Role of discrimination and resilience on birth weight: A systematic examination in a sample of Black, Latina, and White women

Kristin D. Mickelson, Pooja Doehrman, Claudia Chambers, Hayley Seely, Marianna Kaneris, Rachel Stancl, Chelsea Stewart, Shea Sullivan

Research output: Contribution to journalArticlepeer-review

Abstract

Introduction: Health inequities begin before birth with Black women being more likely to have low birth weight babies than White and Latina women. Although both Latina and Black women experience discrimination, only Black women appear to be affected. Methods: In this study using medical records and face-to-face interviews, we systematically examined the role of discrimination (daily, environmental, vicarious) on continuous birth weight (controlling for gestational age and baby’s gender) in a sample of 329 Black, Latina, and White pregnant women, as well as whether familism, prayer, and/or discrimination attribution buffered this association. Results: Linear regression analyses revealed that only prayer acted as a resilience factor, with Latina women appearing to benefit from prayer in the link between vicarious and daily discrimination on birth weight conditional on gestational age, whereas Black women showed no moderation and White women showed an exacerbation in the link. Discussion: The results of this study suggest that sociocultural norms may play a role in explaining the Latina epidemiological paradox, but more research is needed to understand the significance.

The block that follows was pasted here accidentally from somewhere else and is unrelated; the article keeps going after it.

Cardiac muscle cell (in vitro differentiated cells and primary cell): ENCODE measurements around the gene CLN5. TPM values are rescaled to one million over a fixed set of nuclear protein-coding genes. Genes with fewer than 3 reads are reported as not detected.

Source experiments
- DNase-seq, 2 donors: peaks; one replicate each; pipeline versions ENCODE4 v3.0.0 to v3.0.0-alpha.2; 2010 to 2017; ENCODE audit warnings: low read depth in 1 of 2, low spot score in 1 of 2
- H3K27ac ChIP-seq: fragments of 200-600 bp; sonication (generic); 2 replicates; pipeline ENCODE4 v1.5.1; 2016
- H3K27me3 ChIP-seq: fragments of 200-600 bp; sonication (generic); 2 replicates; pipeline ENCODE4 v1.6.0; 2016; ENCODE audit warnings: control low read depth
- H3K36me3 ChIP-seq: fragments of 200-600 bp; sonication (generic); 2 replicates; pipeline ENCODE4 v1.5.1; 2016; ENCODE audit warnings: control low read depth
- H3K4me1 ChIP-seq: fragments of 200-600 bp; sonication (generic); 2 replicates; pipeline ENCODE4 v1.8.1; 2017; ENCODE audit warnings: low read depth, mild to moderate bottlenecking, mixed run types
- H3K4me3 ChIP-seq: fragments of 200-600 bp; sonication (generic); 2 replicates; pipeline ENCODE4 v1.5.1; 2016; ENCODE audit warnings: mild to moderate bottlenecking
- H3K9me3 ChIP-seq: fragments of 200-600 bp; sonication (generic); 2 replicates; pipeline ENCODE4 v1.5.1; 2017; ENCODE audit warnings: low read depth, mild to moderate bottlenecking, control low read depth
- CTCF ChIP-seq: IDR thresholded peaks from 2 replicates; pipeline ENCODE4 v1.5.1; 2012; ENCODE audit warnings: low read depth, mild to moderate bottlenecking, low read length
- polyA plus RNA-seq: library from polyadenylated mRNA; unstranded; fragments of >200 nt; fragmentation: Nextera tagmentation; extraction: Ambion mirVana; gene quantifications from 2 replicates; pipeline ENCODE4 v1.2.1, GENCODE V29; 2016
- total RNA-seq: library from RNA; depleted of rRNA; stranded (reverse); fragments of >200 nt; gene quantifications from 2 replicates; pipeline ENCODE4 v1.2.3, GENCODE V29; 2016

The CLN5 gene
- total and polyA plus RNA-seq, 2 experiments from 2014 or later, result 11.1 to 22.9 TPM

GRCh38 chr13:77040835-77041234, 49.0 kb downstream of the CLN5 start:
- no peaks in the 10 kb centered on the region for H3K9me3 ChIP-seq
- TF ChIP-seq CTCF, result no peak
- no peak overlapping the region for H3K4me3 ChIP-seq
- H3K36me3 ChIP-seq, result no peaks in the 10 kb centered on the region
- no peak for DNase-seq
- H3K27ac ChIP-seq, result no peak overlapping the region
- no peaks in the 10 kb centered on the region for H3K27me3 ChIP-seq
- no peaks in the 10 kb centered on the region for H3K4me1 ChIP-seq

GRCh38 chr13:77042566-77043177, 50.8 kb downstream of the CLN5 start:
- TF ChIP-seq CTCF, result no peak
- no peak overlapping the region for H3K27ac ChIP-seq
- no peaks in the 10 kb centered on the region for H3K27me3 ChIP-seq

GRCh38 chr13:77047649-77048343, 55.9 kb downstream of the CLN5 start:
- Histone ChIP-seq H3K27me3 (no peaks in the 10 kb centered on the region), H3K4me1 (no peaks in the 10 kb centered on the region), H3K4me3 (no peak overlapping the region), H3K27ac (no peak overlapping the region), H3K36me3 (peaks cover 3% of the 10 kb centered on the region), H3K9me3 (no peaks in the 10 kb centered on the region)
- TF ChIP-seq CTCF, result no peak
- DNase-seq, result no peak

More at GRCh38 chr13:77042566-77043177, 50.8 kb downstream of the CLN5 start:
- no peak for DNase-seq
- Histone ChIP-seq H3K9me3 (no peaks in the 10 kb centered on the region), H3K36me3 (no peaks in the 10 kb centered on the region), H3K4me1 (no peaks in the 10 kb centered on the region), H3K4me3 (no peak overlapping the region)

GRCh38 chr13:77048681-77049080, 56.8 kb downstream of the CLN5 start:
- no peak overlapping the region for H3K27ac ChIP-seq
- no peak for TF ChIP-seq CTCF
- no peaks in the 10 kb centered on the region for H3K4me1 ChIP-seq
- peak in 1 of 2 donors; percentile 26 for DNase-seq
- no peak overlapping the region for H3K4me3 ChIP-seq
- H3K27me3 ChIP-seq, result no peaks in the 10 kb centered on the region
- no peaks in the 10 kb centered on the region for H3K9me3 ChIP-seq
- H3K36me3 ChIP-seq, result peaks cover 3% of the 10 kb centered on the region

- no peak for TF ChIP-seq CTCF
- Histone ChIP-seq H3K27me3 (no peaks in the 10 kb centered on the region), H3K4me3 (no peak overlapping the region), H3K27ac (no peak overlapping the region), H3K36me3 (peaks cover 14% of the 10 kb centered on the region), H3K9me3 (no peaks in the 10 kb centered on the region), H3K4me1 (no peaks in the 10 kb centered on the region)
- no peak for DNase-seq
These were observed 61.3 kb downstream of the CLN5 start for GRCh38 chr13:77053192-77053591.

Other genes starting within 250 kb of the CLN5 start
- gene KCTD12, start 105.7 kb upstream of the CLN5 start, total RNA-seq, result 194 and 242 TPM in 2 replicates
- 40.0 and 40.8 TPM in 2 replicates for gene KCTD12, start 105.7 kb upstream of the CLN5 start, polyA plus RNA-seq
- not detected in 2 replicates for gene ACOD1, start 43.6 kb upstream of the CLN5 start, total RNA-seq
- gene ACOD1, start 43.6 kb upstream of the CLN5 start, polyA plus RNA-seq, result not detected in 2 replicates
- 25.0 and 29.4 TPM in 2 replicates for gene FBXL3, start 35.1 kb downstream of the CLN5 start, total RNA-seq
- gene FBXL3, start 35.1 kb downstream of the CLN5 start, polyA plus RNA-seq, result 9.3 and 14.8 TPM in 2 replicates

Original languageEnglish (US)
JournalWomen's Health
Volume18
DOIs
StatePublished - Apr 2022

Keywords

  • birth weight
  • discrimination
  • maternal health disparities
  • resilience

ASJC Scopus subject areas

  • Medicine(all)

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